Fig. 7.3 Hypothetical example of mutant allele-specific Cav-3 targeting. Wild-type (WT) and mutant T78K Cav-3 sequences are shown. The C to A Cav-3 mutation is located centrally within the miRNA sequence. This theoretical T78K-specific inhibitory RNA also contains a secondary peripheral mutation, as discussed in the text

Fig. 7.3 Hypothetical example of mutant allele-specific Cav-3 targeting. Wild-type (WT) and mutant T78K Cav-3 sequences are shown. The C to A Cav-3 mutation is located centrally within the miRNA sequence. This theoretical T78K-specific inhibitory RNA also contains a secondary peripheral mutation, as discussed in the text necessarily reflect reduced potency; miRNAs can have several mismatches with a target mRNA and still cause gene silencing, but a single nucleotide difference may be sufficient to prevent silencing altogether (Kurosawa et al. 2005; Lewis et al. 2005; Miller et al. 2003, 2005; Rodriguez-Lebron and Paulson 2006; Schwarz et al. 2006). Thus, well-designed inhibitory RNAs can specifically silence disease genes by distinguishing between normal and mutant alleles differing by one nucleotide. Although each allele-discriminating miRNA must be uniquely designed and empirically validated, some general guidelines can be followed. Specifically, the discriminating nucleotide should be placed centrally within the inhibitory RNA duplex and if sufficient disease allele-specific silencing is not produced, optimal specificity can be achieved by including additional peripheral mismatches in the inhibitory RNA sequence (Fig. 7.3).

7.6 RNAi Therapy for the Most Common Dominant Muscular Dystrophies

DM1 and FSHD are among the top three most common muscular dystrophies and both are dominantly inherited. Therefore, DM1- and FSHD-targeted treatments would potentially have the broadest benefit for patients with dominant muscle disease, making them logical candidates for RNAi therapy development. However, both disorders have complicated and unique etiologies that make them challenging, though not impossible, targets for RNAi treatment.

7.6.1. Myotonic Dystrophy Type 1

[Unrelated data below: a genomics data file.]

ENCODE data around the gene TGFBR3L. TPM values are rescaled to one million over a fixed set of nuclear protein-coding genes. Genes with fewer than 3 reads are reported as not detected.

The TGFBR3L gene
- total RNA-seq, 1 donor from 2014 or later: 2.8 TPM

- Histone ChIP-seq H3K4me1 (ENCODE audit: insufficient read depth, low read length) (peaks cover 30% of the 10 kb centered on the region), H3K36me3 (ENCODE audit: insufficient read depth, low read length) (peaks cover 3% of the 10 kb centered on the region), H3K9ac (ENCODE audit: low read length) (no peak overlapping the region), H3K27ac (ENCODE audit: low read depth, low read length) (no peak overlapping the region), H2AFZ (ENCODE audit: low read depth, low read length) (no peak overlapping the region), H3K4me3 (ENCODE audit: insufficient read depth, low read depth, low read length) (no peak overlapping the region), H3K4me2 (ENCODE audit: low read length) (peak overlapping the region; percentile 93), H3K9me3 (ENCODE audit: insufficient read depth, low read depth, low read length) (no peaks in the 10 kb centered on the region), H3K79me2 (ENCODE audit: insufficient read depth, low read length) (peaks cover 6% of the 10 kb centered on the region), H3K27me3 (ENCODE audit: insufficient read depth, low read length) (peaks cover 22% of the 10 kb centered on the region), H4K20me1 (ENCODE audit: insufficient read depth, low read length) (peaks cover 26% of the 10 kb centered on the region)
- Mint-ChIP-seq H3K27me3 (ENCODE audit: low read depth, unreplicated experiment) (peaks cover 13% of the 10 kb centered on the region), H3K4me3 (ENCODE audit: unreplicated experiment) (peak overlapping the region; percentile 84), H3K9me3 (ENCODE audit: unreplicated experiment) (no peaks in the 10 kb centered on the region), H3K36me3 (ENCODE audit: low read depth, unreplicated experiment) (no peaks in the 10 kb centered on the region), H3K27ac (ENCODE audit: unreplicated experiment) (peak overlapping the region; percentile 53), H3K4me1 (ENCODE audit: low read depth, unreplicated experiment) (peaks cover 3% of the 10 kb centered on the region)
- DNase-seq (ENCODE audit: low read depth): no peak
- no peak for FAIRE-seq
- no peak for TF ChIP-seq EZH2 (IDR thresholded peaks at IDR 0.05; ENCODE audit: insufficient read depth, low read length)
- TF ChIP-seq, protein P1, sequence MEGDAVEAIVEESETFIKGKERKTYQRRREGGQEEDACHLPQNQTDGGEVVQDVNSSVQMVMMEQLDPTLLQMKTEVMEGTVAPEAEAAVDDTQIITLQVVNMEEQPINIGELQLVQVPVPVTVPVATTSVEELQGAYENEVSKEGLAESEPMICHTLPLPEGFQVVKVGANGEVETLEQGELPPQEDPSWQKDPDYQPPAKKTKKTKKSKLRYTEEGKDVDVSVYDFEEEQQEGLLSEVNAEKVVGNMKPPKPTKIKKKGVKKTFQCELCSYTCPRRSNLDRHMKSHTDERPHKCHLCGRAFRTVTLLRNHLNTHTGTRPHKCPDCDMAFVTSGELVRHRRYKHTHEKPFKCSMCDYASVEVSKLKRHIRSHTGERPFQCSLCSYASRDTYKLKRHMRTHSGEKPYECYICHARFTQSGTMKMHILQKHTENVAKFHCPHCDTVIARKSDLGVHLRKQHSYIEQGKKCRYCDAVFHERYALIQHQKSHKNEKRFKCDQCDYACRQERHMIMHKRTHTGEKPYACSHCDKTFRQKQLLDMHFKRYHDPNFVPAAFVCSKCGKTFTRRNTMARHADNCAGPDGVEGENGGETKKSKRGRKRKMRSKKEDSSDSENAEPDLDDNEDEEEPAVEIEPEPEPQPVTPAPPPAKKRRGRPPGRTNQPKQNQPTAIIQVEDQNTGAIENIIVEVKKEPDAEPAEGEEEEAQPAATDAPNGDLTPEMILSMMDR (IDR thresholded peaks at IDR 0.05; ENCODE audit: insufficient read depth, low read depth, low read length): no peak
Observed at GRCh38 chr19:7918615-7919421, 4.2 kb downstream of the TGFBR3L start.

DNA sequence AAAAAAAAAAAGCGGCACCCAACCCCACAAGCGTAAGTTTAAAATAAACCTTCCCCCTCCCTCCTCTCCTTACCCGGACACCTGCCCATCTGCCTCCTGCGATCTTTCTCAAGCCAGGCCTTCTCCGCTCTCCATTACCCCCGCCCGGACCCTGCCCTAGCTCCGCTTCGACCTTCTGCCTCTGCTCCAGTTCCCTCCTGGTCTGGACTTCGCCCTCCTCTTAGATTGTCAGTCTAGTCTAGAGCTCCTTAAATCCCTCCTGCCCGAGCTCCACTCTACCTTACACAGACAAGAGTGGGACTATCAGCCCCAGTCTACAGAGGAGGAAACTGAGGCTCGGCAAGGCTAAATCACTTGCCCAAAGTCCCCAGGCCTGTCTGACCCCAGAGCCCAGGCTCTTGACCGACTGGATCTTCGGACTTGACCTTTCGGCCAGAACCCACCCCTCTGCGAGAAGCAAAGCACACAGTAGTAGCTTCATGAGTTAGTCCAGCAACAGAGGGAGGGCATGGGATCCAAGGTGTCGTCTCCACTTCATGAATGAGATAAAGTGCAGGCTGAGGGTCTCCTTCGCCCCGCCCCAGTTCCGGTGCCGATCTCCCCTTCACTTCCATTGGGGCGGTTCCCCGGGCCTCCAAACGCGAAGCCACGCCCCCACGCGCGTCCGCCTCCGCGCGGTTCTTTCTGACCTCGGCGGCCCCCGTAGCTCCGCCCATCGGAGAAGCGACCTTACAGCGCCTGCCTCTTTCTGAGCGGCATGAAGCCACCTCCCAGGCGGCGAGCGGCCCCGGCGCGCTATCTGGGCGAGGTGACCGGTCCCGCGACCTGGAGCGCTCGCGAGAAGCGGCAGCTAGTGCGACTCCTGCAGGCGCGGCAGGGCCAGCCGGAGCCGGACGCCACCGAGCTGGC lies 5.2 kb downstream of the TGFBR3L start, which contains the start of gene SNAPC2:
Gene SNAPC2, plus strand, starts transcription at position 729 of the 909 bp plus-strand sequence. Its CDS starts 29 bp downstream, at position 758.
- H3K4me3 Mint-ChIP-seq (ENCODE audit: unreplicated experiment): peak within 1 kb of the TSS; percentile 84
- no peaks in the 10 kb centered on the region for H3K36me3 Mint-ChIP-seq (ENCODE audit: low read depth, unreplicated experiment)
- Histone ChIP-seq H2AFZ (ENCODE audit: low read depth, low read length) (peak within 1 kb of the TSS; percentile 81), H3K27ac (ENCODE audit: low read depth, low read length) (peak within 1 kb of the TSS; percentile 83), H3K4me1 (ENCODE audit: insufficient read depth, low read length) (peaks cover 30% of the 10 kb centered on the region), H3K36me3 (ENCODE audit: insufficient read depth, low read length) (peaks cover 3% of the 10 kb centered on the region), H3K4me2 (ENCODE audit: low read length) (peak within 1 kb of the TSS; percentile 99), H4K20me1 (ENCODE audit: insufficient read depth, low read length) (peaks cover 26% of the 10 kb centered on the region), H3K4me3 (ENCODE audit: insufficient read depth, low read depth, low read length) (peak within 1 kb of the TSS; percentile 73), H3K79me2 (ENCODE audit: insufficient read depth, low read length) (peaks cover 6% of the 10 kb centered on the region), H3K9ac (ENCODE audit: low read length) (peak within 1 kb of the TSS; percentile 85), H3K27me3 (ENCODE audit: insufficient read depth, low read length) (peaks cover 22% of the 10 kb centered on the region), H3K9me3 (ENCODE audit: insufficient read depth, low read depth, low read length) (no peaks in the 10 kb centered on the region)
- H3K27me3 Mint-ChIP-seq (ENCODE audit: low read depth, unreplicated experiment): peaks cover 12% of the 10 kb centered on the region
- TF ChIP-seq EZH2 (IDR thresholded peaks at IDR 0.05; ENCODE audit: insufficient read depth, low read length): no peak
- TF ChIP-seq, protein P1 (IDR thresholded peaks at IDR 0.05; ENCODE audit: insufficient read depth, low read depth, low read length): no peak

DM1 is caused by CTG trinucleotide repeat expansion in the DMPK 3' UTR, which causes nuclear retention of this toxic mRNA (Cho and Tapscott 2007). Patients develop myotonia leading to skeletal muscle weakness, and cardiac conduction abnormalities that often cause death in patients. DMPK+/- and -/- knockout mice both show skeletal and cardiac muscle sodium channel gating abnormalities that recapitulate conduction defects in human DM1 (Berul et al. 1999; Lee et al. 2003a; Mounsey et al. 2000). Older (7-11 month) DMPK+/- mice also show mild, variable sarcomeric disorganization, myofiber regeneration, and decreased force production (Reddy et al. 1996). Together, these phenotypes support that DMPK haploinsufficiency may contribute to some DM1 pathologies, which could complicate RNAi therapy for several reasons: (1) wild-type and mutant DMPK alleles are identical except for the 3' UTR trinucleotide repeat expansion. Therefore, therapeutic RNAi would theoretically knock down normal and mutant DMPK equally. Reducing normal DMPK could dampen beneficial effects caused by silencing the expanded mutant allele. (2) To target the mutant allele specifically, disease-linked polymorphisms, located outside the CTG repeat area, would have to be identified and (3) if possible, complete mutant DMPK knockdown would yield half the normal DMPK amount, potentially resulting in haploinsufficiency-related DM1 phe-notypes. One strategy to circumvent these potential problems would involve knocking down endogenous mutant and wild-type DMPK and simultaneously delivering a normal DMPK cDNA engineered with base changes that prevent its regulation by the therapeutic miRNA. A final issue regarding the feasibility of DM1-targeted RNAi therapeutics relates to sub-cellular localization of RNAi processes and mutant DMPK. Mutant DMPK transcripts are nucleus-sequestered, but recent conventional thinking was that RISC-mediated gene silencing only occurred in the cytoplasm, raising doubts about whether RNAi therapy could work for DM1 (Lee et al. 2002). However, several recent studies demonstrated that nuclear RISC exists, and that RNAi can reduce nuclear-localized transcripts, including 7SK and, importantly, DMPK (Langlois et al. 2005; Ohrt et al. 2008; Robb et al. 2005; Weinmann et al. 2009). Therefore, RNAi therapy for DM1 is feasible, but some complicating factors, discussed above, may have to be addressed to make it a therapeutic option in humans.